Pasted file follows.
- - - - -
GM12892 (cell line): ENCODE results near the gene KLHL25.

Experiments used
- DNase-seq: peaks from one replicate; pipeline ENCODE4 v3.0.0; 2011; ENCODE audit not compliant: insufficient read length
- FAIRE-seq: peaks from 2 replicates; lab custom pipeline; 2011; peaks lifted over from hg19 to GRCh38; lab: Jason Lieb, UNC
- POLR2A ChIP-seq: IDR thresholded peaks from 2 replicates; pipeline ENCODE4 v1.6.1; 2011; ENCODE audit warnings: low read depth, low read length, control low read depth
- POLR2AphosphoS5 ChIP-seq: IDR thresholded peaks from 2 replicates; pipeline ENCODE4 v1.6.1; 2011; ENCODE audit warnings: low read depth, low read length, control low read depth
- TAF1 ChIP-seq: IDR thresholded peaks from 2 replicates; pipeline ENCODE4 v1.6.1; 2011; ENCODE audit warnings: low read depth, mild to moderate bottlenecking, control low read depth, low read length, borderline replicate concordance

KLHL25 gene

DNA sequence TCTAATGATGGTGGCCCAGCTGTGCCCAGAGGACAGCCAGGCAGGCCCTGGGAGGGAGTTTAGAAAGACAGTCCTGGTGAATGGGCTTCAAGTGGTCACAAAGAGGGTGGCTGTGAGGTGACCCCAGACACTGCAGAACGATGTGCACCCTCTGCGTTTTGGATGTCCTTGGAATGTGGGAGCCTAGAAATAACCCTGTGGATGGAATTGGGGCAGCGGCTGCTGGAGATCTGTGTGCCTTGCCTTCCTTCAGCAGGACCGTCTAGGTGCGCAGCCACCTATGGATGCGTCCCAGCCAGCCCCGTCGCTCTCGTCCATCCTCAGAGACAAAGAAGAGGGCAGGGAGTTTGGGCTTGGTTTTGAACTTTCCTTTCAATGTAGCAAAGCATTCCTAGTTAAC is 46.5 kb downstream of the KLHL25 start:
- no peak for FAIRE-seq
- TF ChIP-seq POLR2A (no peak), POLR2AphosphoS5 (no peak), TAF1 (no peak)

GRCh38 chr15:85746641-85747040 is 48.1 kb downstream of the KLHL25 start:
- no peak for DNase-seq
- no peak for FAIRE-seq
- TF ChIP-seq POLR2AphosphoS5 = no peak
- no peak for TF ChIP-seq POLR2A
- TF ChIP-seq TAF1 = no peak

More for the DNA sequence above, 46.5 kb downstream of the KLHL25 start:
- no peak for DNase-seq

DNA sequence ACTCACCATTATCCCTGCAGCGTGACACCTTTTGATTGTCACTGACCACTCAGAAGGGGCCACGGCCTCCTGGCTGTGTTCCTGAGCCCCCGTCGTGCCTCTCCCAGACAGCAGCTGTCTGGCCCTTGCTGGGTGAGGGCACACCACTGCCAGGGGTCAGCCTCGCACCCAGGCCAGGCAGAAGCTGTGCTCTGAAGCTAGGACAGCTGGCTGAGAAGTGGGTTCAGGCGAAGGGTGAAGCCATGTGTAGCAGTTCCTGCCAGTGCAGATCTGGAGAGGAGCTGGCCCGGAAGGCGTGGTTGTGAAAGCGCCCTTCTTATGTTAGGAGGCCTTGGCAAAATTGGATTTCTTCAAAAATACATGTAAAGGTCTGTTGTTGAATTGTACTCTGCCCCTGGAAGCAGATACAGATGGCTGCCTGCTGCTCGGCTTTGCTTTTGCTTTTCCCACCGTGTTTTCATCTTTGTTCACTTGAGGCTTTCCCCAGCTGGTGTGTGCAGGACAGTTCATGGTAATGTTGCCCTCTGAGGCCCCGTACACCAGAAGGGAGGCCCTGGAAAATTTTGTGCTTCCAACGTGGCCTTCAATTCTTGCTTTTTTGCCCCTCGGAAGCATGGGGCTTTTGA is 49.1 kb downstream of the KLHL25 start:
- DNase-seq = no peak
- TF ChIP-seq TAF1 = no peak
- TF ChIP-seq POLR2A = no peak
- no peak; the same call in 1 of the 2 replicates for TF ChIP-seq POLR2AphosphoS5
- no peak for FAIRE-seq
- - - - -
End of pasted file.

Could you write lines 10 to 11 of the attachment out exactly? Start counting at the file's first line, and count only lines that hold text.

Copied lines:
- no peak for FAIRE-seq
- TF ChIP-seq POLR2A (no peak), POLR2AphosphoS5 (no peak), TAF1 (no peak)